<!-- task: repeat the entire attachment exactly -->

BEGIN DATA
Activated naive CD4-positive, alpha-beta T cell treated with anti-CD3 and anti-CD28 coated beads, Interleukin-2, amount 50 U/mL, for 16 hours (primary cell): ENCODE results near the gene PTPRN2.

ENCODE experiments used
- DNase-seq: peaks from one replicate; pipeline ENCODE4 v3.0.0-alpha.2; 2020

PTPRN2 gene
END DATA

Activated naive CD4-positive, alpha-beta T cell treated with anti-CD3 and anti-CD28 coated beads, Interleukin-2, amount 50 U/mL, for 16 hours (primary cell): ENCODE results near the gene PTPRN2.

ENCODE experiments used
- DNase-seq: peaks from one replicate; pipeline ENCODE4 v3.0.0-alpha.2; 2020

PTPRN2 gene